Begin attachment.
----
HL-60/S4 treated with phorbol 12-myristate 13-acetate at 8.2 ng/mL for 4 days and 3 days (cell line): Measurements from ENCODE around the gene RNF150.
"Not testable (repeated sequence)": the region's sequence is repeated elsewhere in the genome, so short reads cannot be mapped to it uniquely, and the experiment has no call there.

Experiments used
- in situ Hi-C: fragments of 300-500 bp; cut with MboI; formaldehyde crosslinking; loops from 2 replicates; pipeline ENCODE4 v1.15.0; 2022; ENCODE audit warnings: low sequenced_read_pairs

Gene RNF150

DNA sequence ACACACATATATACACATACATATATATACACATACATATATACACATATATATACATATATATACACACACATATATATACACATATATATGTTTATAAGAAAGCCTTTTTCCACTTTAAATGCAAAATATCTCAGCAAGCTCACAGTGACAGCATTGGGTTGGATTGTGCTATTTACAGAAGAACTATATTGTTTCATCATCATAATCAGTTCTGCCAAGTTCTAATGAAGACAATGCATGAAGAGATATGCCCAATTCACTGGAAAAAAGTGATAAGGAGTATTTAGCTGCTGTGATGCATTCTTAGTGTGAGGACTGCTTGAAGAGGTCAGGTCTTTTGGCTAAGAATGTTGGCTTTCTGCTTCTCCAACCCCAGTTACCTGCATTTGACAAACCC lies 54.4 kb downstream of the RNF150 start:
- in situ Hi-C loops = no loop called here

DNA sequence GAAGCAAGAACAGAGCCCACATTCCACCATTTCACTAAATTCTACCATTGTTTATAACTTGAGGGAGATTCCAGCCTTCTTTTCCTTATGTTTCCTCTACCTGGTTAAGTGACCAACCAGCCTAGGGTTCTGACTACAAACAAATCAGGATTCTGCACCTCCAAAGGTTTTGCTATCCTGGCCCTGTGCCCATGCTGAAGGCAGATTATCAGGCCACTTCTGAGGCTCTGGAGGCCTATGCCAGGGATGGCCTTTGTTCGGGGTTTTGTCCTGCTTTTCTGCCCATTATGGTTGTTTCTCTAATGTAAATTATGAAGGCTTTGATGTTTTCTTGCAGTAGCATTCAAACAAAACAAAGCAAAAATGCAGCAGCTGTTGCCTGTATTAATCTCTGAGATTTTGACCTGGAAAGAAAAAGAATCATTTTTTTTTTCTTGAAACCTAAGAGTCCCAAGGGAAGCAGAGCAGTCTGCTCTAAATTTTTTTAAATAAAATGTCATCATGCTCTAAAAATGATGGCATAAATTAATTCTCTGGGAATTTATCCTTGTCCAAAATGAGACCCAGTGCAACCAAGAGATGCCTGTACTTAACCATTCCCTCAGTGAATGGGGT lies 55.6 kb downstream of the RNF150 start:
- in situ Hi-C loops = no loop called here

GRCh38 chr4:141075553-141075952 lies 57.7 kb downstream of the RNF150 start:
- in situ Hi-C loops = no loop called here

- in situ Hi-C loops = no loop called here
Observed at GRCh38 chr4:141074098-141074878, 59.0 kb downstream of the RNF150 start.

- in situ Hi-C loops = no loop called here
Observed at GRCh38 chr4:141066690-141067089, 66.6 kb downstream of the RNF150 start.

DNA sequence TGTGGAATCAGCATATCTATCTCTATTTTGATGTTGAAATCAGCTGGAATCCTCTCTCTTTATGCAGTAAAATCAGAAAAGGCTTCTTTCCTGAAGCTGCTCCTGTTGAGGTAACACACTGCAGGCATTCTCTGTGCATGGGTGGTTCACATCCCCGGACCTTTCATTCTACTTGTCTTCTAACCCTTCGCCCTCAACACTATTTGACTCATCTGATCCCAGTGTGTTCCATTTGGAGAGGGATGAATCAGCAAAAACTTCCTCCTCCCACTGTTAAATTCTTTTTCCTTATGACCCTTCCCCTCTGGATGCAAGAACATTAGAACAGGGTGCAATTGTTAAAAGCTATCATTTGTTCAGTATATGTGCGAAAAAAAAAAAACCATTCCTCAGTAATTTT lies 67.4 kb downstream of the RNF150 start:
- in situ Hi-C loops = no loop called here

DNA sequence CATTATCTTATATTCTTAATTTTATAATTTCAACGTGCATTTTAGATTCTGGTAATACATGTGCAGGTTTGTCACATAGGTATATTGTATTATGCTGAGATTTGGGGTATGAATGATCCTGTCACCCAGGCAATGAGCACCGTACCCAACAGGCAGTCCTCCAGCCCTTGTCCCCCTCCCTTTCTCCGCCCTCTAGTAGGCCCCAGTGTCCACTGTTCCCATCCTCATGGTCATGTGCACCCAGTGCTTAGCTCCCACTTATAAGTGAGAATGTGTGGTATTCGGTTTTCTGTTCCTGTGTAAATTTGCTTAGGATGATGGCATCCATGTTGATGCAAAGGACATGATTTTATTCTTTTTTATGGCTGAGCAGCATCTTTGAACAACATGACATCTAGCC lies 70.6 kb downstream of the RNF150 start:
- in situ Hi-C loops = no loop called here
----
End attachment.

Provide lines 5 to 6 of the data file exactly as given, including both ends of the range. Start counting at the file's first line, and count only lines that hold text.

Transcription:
Gene RNF150

DNA sequence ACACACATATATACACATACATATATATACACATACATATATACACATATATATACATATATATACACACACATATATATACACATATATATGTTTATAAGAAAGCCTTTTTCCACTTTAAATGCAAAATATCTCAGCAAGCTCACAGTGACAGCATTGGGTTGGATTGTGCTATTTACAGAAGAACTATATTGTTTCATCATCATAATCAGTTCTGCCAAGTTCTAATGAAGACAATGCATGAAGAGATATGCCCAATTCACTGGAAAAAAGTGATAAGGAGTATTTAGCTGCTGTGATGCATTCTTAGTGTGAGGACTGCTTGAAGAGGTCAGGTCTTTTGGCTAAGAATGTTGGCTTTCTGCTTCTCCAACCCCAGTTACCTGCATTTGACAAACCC lies 54.4 kb downstream of the RNF150 start: